Shoppers have swapped cash for cards during the coronavirus pandemic, with tapping a debit or credit card onto a reader deemed safer than handling notes or coins.
However, this has seen a decline in cash payments, meaning new measures are set to be introduced to protect cash access for vulnerable groups.
Shoppers to be able to use tills as ATMs
Under new proposals to protect the UK’s access to cash, members of the public will be able to get cashback from shops without buying anything - essentially using till points as ATM machines without a requirement to spend anything.
Consumers took out £3.8 billion of cashback when paying for items at a till last year, which makes it the second most popular method for withdrawing cash in the UK, following ATMs.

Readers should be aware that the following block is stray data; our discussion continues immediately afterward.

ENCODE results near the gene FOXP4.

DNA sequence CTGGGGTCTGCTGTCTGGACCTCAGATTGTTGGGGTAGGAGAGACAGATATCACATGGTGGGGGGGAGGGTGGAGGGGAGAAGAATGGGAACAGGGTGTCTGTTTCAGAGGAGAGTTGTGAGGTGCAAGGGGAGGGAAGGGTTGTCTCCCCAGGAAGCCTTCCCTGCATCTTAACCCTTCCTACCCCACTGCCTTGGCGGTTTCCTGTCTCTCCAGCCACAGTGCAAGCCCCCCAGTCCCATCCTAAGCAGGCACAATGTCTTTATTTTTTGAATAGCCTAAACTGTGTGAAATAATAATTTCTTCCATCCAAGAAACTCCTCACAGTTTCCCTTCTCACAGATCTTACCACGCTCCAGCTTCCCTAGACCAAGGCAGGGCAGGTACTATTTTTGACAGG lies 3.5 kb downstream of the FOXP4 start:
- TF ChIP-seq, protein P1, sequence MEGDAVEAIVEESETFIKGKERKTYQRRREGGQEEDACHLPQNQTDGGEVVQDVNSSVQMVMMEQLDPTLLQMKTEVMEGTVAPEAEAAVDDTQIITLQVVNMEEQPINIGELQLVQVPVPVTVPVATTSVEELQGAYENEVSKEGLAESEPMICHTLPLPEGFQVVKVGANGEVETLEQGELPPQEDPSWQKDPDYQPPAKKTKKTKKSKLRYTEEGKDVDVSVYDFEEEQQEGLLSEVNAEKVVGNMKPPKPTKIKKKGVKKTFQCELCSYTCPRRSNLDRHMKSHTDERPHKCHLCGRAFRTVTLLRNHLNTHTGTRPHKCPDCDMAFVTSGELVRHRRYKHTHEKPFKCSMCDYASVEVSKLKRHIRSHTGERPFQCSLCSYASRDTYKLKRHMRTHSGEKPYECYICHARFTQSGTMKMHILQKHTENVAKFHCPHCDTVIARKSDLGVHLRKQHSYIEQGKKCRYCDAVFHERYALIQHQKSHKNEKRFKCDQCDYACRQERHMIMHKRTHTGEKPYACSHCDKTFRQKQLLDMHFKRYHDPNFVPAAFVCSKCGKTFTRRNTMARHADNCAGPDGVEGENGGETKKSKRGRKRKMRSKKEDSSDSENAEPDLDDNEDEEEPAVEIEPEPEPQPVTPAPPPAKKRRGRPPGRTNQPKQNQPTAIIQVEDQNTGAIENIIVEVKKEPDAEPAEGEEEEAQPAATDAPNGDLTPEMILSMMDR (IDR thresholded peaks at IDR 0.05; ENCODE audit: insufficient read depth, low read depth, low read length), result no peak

Currently, it's against EU rules for shops to offer cashback to those who aren't purchasing goods, but the government is now proposing to get rid of these rules when the Brexit transition period ends on 31 December 2020.
John Glen, Economic Secretary to the Treasury, said, "We know that cash is still really important for consumers and businesses - that’s why we promised to legislate to protect access for everyone who needs it.
"We want to harness the same creative thinking that has driven innovation in digital payments to maintain the UK’s cash system and make sure people can easily access cash in their local area."
When could these proposed plans come into place?
The government is said to be consulting on the plans to no longer have rules in place for those wanting to access cashback from tills in December of this year. The call for evidence is set to close on 25 November 2020.